To be eligible for the CEC, candidates must have at least one year experience in Canada. They must also have a Canadian Language Benchmark (CLB) of either 5 or 7, depending on the occupation. They must also intend to live outside Quebec.
All Canadian provinces and territories except for Quebec and Nunavut have their own PNPs. This allows the provincial governments to nominate individuals who are helping to address their own labour shortages for permanent residency.
By having their own immigration programs, provincial governments are better able to respond to their labour market needs. For example, Ontario’s Human Capital Priorities Stream allows the province to fill labour market gaps by inviting Express Entry candidates to apply for a provincial nomination. Periodically, the province holds PNP draws to invited candidates in targeted occupations. In 2019, Ontario started holding Tech Pilot draws to help bring in enough workers to meet the growing demand for tech talent.
Quebec has its own immigration programs. The Quebec Experience Program is a popular programs for international students who have graduated from a post-secondary institution in the province. Temporary foreign workers with eligible experience may also apply for this program.
Alternatively, Quebec offers the Regular Skilled Worker Program for skilled workers and international student graduates who wish to immigrate to the province. This program uses a points system to determine who gets a Quebec Selection Certificate (CSQ).
The CSQ is the document that the province issues to successful immigration candidates. It shows IRCC that this candidate has been selected for permanent residence in Quebec, but it does not grant holders permanent residence. Only IRCC can issue permanent residency visas.
New PR pathways
In addition to these programs, Canada has introduced six new immigration streams that were launched on May 6, 2021. Three of the streams have an intake cap, and the other three do not. The streams are listed below, with their corresponding quotas.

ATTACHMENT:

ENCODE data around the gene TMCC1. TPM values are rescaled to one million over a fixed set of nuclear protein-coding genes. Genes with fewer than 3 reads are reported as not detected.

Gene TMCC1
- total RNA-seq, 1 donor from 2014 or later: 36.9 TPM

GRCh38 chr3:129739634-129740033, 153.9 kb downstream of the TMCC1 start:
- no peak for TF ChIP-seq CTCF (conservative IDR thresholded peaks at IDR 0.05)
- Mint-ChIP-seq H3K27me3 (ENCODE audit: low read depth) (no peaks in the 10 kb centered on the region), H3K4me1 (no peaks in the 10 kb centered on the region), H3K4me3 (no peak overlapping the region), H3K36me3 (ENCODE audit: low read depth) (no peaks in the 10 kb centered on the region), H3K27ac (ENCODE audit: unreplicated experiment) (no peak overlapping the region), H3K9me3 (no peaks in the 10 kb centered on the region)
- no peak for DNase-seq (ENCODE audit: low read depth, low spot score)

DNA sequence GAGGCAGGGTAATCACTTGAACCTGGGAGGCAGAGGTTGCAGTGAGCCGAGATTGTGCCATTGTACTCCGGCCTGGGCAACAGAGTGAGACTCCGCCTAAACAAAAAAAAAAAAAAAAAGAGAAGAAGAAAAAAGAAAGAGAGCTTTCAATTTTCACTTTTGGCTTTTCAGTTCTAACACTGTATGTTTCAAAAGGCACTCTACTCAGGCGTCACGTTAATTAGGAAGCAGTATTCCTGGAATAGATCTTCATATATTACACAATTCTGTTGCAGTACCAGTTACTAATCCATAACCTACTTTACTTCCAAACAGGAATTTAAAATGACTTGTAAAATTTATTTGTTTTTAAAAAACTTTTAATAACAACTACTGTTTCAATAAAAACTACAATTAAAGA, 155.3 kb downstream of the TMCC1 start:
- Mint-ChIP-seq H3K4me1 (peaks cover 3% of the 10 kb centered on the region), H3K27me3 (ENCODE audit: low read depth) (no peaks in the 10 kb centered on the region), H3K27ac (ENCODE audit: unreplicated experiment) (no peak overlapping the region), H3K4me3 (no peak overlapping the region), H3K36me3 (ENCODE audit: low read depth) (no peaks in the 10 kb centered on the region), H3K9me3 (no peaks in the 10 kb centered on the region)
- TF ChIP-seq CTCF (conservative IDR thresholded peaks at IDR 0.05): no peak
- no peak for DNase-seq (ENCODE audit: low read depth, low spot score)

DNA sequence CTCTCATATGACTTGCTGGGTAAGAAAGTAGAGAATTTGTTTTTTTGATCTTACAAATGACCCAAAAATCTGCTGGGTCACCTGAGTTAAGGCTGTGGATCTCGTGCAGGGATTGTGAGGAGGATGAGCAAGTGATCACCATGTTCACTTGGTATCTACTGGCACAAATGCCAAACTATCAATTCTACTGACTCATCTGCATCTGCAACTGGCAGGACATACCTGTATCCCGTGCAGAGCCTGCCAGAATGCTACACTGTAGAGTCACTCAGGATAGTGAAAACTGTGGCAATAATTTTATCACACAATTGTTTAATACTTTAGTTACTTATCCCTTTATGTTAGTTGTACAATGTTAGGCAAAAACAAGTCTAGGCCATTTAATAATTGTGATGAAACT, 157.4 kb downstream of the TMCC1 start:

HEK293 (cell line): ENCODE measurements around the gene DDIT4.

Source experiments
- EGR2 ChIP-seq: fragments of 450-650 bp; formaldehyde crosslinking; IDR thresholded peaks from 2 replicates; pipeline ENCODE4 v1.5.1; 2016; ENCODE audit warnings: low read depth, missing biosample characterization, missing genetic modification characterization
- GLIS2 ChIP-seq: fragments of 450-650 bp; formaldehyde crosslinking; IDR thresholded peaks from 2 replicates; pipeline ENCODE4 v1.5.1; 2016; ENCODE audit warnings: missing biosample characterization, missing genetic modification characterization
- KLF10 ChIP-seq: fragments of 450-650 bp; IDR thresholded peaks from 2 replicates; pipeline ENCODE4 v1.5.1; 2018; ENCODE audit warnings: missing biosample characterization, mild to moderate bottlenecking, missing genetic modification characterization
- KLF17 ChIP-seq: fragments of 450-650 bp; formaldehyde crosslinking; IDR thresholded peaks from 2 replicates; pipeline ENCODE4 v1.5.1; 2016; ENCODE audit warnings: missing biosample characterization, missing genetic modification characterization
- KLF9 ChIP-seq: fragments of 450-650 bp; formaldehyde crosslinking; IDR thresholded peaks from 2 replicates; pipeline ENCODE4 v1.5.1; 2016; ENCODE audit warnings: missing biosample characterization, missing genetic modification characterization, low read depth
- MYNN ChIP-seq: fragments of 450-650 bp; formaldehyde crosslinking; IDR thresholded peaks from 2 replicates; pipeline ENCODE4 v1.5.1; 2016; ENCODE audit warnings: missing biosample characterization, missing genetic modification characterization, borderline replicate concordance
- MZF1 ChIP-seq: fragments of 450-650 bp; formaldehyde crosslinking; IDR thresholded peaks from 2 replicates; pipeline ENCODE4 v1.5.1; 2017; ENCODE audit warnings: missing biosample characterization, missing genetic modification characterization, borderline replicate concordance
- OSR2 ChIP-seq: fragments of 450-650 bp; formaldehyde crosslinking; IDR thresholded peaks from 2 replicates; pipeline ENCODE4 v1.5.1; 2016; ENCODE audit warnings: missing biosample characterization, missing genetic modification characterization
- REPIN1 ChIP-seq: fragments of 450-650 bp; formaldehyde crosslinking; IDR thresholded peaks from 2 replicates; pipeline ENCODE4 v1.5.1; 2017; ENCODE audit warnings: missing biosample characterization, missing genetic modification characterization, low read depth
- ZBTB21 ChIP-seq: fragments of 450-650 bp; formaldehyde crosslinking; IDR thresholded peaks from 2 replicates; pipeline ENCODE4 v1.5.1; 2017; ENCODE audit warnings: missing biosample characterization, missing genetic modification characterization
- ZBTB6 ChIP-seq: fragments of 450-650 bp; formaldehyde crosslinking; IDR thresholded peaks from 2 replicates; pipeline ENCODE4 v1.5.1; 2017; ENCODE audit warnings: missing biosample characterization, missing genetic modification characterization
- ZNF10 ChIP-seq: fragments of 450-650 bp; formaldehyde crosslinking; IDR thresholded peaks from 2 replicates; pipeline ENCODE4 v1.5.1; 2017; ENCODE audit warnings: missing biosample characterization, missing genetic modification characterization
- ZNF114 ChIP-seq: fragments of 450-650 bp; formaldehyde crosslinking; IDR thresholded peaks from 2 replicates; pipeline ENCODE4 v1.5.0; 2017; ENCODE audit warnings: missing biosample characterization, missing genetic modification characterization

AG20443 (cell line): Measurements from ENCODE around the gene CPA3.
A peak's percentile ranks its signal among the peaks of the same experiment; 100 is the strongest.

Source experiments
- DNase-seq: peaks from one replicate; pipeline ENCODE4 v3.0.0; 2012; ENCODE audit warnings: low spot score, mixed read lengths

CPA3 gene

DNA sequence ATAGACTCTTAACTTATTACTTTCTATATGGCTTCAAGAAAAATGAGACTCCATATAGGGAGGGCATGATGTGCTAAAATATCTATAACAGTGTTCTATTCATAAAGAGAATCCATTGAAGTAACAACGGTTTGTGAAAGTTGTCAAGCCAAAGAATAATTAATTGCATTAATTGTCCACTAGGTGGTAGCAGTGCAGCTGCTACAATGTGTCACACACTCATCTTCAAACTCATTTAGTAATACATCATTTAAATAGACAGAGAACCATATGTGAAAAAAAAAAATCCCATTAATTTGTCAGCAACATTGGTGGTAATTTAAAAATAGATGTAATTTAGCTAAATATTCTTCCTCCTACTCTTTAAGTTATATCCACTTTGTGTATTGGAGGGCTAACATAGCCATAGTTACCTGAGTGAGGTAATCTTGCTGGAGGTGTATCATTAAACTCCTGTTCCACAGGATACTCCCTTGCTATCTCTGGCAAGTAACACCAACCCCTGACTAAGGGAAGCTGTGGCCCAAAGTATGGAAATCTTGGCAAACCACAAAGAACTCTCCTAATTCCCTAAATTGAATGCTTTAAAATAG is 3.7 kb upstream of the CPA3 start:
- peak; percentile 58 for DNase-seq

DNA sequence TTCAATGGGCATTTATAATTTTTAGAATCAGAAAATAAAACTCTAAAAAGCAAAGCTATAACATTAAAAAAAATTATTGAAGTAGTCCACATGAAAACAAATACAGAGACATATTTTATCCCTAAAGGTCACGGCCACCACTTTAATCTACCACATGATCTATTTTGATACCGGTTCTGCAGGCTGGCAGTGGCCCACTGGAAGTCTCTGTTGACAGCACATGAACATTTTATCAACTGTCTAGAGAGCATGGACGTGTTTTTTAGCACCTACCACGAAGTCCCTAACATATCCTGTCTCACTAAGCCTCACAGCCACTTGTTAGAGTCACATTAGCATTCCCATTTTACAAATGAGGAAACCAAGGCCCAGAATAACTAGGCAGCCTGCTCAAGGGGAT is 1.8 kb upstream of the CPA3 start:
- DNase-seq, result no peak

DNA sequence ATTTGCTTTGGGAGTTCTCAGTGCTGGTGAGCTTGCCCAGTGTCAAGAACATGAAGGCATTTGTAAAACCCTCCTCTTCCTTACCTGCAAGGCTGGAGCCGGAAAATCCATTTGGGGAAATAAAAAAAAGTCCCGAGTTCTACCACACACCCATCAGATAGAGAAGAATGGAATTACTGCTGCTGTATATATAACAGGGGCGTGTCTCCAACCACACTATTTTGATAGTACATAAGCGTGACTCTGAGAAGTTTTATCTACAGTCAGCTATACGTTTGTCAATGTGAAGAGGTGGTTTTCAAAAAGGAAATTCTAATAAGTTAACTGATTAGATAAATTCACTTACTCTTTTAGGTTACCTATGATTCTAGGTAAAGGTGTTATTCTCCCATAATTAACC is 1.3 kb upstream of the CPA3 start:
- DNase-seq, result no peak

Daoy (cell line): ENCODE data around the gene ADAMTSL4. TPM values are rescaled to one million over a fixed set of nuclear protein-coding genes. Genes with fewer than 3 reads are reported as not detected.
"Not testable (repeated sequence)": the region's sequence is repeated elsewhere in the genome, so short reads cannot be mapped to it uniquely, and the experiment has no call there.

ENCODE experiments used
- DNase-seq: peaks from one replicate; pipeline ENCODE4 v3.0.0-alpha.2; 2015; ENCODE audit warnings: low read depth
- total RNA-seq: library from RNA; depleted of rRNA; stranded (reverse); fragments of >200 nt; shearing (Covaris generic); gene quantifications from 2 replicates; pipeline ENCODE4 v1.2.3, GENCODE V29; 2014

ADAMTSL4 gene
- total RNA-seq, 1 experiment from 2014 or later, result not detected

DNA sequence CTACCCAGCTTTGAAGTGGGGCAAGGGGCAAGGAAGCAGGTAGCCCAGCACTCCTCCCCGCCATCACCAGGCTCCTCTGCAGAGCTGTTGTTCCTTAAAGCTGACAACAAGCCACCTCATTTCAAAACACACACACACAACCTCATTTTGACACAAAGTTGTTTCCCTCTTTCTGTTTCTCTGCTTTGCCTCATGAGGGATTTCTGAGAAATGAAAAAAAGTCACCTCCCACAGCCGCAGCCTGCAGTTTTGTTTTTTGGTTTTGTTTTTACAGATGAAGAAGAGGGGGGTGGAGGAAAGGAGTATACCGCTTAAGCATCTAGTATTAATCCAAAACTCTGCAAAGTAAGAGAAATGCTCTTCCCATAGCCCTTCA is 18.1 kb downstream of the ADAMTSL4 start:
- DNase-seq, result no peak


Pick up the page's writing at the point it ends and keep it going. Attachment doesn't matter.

- PR pathway for health care workers (20,000 applications);
- PR pathway for workers in other essential occupations (30,000 applications);
- PR pathway for international graduates (40,000 applications);
- PR pathway for French-speaking health care workers (no quota);
- PR pathway for French-speaking workers in other essential occupations (no quota);
- PR pathway for French-speaking international graduates (no quota).
Health care workers and other workers must have one year of Canadian work experience in a pre-approved essential occupation. International graduates must have graduated and received their credential no earlier than January 2017. All candidates must be physically present and working in Canada at the time they apply.
As a result of these programs, Canada could add about 90,000 new permanent residents to its population. The immigration department did not adjust its level’s plan for 2021, but told CIC News in an email these newcomers could be reflected in 2022.
“This new pathway, along with any other adjustments that may be required to reflect new priorities and developments, will be reflected in the 2021 Annual Report and as part of the planning for the 2022 levels plan,” an IRCC spokesperson says.
Source: CIC – Citizenship and Immigration Canada